Weekend links 282

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Thomas Ligotti photographed by Jennifer Gariepy.

• More Thomas Ligotti (he’s been marginalised for decades, the attention is overdue): “Songs of a Dead Dreamer and Grimscribe are fugues of the creeping unknown,” says Peter Bebergal who profiles Ligotti for The New Yorker, and gets him to talk about the impulses that produce his fiction; at the Lovecraft eZine eleven writers and editors ask Ligotti a question related to his work.

• As usual, Halloween brings out the mixes. This year there’s a choice of The Ivy-Strangled Path Vol. XII by David Colohan, Samhain Séance 4 : The Masks of Ashor by The_Ephemeral_Man, The Voluptuous Doom of Bava Yaga by SeraphicManta, Spool’s Out Radio #27 with Joseph Curwen, and The Edge Of The Holloween Oven – 10/26/15 by The Edge Of The Ape Oven.

Broadcast’s James Cargill has provided a soundtrack for Peter Strickland’s radio adaptation of The Stone Tape by Nigel Kneale. John Doran and Richard Augood review the new and old versions for The Quietus. Related: Peter Strickland’s favourite horror soundtracks.

My mission was to make sounds that didn’t exist in reality, whether it’s a star ship or a laser or a monster or an exploding planet. You started with basic sounds that were acoustic and then you manipulated them. There’s a scene in Raiders of the Lost Ark, when he falls into the well of souls and pushes over that statue and there are all those snakes? The sound of the snakes was made by pulling masking tape off glass. When the statue falls over and breaks the wall there’s the noise of lots of big rocks breaking. We just took some bricks and smashed them up and then slowed the tape recording down. I remember doing a lot of great scary effects using dry ice and a bunch of pots and pans out of the kitchen. You heat them up really hot and then you drop a load of dry ice into the hot pan so the rapid thermal change would make it scream.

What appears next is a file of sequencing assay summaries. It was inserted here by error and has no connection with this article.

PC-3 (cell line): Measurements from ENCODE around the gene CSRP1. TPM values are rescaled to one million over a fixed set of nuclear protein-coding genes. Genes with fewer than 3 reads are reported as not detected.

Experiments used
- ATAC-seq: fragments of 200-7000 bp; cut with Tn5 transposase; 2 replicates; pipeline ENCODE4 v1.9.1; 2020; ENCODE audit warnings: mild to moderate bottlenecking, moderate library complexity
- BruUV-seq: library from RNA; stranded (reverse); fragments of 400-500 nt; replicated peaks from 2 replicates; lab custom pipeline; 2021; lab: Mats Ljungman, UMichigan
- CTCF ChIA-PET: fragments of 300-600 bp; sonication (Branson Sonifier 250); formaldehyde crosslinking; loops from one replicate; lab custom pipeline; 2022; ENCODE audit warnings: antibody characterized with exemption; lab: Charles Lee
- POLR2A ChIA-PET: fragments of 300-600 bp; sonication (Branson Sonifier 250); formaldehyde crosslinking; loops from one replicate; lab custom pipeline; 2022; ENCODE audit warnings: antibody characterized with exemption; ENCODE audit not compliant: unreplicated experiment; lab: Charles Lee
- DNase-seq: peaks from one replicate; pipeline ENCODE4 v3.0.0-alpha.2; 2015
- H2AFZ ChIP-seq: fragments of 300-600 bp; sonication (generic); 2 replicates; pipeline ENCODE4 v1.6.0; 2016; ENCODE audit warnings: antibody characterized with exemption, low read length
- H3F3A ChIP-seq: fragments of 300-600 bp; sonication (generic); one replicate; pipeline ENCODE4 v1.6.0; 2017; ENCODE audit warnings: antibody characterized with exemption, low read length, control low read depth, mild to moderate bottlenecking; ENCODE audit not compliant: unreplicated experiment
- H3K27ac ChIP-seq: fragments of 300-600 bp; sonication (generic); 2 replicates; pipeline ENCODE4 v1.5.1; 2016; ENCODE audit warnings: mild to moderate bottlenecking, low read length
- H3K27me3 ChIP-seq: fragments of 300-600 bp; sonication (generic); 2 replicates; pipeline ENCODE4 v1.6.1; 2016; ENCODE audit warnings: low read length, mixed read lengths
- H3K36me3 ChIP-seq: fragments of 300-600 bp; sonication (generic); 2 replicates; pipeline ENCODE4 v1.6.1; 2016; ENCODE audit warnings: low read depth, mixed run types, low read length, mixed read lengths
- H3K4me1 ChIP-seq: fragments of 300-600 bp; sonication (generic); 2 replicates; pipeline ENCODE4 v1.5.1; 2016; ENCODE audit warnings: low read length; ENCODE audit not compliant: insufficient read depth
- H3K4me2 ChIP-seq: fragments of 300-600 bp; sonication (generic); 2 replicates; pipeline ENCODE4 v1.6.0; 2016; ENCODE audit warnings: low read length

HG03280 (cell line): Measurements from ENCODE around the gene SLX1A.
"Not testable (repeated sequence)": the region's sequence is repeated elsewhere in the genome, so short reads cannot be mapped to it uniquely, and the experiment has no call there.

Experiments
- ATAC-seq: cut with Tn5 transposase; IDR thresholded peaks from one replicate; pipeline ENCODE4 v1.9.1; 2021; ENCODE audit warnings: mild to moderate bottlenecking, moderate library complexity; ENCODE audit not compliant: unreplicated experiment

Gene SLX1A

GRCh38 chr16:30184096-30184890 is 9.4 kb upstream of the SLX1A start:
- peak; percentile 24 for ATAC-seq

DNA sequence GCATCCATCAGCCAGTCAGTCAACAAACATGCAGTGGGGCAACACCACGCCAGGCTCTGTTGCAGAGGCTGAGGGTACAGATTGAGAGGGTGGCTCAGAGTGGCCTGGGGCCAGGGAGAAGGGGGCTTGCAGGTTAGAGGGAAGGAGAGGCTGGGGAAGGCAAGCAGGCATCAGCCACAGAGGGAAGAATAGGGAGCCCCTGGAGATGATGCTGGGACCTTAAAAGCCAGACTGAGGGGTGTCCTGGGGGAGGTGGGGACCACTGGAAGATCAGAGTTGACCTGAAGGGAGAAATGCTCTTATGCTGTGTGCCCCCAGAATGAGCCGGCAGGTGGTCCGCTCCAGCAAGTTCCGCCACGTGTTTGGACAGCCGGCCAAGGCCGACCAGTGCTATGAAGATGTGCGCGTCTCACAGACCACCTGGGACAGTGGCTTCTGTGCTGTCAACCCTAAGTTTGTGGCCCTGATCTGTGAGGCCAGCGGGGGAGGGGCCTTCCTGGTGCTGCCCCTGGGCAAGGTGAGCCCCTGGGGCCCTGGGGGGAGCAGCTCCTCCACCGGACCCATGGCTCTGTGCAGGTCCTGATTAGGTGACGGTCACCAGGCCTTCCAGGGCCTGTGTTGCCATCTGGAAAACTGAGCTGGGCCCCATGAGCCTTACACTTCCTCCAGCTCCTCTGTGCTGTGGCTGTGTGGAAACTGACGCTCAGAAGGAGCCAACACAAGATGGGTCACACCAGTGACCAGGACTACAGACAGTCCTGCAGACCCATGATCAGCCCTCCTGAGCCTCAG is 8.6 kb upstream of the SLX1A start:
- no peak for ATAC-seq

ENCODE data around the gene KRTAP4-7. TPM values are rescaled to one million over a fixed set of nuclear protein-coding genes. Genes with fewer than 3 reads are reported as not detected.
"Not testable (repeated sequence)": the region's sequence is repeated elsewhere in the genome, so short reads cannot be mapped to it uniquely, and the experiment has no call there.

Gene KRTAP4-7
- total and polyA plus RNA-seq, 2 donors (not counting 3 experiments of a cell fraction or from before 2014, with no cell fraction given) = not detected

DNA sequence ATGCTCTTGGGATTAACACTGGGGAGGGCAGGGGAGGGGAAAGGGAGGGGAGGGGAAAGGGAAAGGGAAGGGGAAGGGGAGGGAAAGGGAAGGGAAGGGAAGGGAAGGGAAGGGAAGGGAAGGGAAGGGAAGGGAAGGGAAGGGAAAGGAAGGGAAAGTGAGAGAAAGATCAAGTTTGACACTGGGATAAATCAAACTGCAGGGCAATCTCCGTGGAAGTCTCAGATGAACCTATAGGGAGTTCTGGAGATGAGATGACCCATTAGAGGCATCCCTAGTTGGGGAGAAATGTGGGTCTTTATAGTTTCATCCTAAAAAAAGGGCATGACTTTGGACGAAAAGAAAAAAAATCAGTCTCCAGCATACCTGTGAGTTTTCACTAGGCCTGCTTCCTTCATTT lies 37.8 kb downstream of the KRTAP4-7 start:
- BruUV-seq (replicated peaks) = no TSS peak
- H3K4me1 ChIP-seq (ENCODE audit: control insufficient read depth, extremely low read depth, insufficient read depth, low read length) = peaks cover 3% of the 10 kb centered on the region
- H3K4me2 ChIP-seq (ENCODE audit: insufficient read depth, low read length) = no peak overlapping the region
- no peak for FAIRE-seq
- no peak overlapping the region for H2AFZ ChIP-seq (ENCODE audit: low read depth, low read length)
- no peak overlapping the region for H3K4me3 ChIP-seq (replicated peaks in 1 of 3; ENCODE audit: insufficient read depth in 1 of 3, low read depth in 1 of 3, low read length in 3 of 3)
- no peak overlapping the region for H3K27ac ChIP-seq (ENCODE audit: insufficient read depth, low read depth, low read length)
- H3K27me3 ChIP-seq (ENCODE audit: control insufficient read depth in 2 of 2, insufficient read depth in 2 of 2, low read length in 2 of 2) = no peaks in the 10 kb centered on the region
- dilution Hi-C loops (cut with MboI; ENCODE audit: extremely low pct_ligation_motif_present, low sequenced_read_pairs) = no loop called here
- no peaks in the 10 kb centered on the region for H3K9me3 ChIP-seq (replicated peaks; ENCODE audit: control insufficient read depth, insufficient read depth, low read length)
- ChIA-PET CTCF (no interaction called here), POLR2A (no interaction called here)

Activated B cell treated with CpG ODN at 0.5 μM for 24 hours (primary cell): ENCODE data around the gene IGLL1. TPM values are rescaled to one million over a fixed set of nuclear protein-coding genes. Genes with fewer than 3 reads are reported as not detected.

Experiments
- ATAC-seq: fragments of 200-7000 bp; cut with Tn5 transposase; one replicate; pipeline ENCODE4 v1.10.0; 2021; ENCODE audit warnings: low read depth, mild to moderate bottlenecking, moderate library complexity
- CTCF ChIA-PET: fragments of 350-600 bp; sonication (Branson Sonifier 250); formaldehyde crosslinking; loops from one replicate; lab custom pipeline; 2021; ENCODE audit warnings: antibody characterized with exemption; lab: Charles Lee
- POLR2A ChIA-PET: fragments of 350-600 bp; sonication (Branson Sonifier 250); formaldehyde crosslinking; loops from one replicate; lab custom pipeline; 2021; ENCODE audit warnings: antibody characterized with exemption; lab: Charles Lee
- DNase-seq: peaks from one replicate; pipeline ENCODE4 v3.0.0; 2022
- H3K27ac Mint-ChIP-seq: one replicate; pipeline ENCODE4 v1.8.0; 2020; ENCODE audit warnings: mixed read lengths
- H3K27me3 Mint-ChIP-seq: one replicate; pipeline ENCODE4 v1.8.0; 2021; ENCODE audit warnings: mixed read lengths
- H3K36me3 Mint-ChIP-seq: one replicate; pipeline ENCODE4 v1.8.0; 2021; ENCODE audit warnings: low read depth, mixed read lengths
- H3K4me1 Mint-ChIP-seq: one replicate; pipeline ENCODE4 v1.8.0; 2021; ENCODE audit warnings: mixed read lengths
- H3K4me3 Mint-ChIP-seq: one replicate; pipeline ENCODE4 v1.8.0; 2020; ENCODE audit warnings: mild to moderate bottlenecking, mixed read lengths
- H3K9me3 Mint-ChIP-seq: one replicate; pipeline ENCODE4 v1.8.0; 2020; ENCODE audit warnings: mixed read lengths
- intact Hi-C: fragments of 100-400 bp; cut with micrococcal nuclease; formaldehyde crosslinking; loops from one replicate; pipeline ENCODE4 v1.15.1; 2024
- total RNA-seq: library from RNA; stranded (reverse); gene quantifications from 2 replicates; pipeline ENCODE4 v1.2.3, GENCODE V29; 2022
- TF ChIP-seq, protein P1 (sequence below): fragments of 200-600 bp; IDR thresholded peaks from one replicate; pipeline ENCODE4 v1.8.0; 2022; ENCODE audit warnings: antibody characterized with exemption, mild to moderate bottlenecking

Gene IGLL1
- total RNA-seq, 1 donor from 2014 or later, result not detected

Composer and sound designer Alan Howarth talks to Mat Colegate about working for films

Jordan Hoffman reviews Jacques Rivette’s legendary 13-hour feature film Out 1: Noli Me Tangere (1971). The film will be in cinemas next month, and available on DVD/BR in January.

The Stone Tape was originally a one-off TV drama shown at Christmas in 1972. Michael Newton looks at the BBC’s habit in the 1970s of screening ghost stories at Christmas.

Steven Arnold’s Epiphanies: A look back at some of the artist’s surrealist photographs.

Greydogtales just concluded a month of posts dedicated to William Hope Hodgson.

• At Dirge Magazine: Tenebrous Kate on seven songs based on dark literary classics.

Phil Legard opens some grimoires for a short history of signs and seals.

Micah Nathan on Tuesday’s Child, “LA’s best Satanist magazine”.

• “The Occult was a kind of awakening,” says Colin Wilson.

Shagfoal: witchcraft and horror-blues by Dante.

Jenny Hval‘s favourite albums.

The Attic Tapes (1975) by Cabaret Voltaire | Those Tapes Are Dangerous (1997) by The Bug | The Black Mill Video Tape (2012) by Pye Corner Audio